Last Updated on May 5, 2015, by eNotes Editorial. Word Count: 635
Crimes of the Heart is about the little crimes people daily commit against each other, crimes of unkindness and insensitivity, forgetfulness and thoughtlessness, fibs and white lies. Although the only genuine crime of the play is Babe’s shooting of Zackery, everyone is guilty of both little everyday sins against others, and larger, more destructive crimes against themselves.
Most obvious of the “criminals” is Chick, who has spent the last several years insulting her cousins with her putdowns, but the sisters are equally guilty. Babe is basically selfish, often thinking only of her own comfort even in the face of the family scandal that she has precipitated. She is concerned with her saxophone and picture album; because she does not want to think about what has happened, she initially refuses even to talk to the lawyer her family has hired for her. Although Meg also appears selfish, her real crime is thoughtlessness, as evidenced in her systematic foray through Lenny’s candy. Having promised to marry Doc, she had left him after his accident during the hurricane five years ago because “I thought I was choking.” The audience learns later that since their mother’s death Meg has been terrified of emotional attachments; nevertheless, her behavior underscores her inability to understand how other people might feel. Lenny’s jealousy of Meg surfaces frequently in her constant reiterations of the jingle bell story and in her readiness to condemn Meg’s treatment of Doc.
The absent Old Granddaddy is in some ways the guiltiest character in the play, because his “crimes” have precipitated the self-destructive sins of the MaGrath sisters. Overly ambitious for Babe and Meg, he has managed to force one into a loveless but socially desirable marriage and the other into lying about her career in order to win his approval. When Lenny defends the old man by saying that he only wanted the best for them, Meg counters with, “Well, I guess it was; but sometimes I wonder what we wanted.” Ironically, although Lenny is Old Grandaddy’s defender, it is she who has been the most damaged by his actions. Completely without ambition for his oldest granddaughter, he has convinced her that her “shrunken ovary” will prevent any man from loving her. Thus he gains a housekeeper and companion in his old age. Old Granddaddy is the indirect cause of their greatest crimes, those against themselves. Babe shoots her husband and attempts suicide; Meg isolates herself into a nervous breakdown; Lenny spurns the man she loves so that he will not have the opportunity to reject her for her inability to bear children. Each sister unconsciously attempts to doom herself to a solitary life.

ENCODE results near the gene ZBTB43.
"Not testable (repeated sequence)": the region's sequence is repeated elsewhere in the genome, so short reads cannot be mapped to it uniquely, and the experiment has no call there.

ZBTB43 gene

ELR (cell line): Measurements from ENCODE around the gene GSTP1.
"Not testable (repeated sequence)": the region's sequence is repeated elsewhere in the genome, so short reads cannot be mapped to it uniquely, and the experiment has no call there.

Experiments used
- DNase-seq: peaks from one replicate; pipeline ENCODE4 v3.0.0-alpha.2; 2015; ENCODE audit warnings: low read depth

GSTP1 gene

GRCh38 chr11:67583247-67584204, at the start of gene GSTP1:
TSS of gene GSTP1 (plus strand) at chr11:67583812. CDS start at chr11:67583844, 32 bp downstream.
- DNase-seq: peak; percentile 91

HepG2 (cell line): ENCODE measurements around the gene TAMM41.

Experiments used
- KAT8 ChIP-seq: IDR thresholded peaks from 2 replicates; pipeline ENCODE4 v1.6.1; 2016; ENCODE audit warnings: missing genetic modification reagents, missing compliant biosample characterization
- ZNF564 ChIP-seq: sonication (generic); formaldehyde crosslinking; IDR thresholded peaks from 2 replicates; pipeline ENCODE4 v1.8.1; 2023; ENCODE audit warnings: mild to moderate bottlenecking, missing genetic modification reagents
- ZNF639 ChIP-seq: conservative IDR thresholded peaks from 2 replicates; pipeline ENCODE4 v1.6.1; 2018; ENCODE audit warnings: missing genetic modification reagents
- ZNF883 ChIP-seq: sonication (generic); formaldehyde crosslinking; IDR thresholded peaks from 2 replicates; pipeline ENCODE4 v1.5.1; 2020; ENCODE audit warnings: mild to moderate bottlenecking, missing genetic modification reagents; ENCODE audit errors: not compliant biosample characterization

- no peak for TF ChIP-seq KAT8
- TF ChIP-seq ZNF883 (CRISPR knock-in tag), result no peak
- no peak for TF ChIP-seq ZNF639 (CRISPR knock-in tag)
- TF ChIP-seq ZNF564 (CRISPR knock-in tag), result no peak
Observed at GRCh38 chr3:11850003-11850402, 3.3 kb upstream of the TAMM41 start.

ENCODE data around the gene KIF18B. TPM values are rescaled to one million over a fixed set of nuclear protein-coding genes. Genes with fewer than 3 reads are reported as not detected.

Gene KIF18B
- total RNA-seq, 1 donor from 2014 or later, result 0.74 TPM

The play is also concerned with portraying the impact of strong patriarchal forces on women’s lives. Clearly, Old Granddaddy is responsible in a large part for the women that the MaGrath sisters have grown up to be. Although he wants what is best for them, the definition of “best” is his own; neither Babe nor Meg nor Lenny is allowed any real choice—Babe must marry well, Meg must become a star, Lenny must take care of the old man.
Like all comedies, however, Crimes of the Heart has a happy finale, which offers real hope for the MaGraths. It ends in a celebration, not only of Lenny’s birthday but also of the new camaraderie the sisters have discovered among themselves. Furthermore, the three women have irrevocably removed themselves from Old Granddaddy’s influence: Babe by discarding a painful marriage, Meg by deciding to stop lying about her singing career, Lenny by calling Charlie. Physically, Old Granddaddy has been rendered ineffective—the stroke has seen to that. More important, Babe and Meg and Lenny have taken the first tentative steps toward deciding their futures for...
(The entire section contains 1846 words.)
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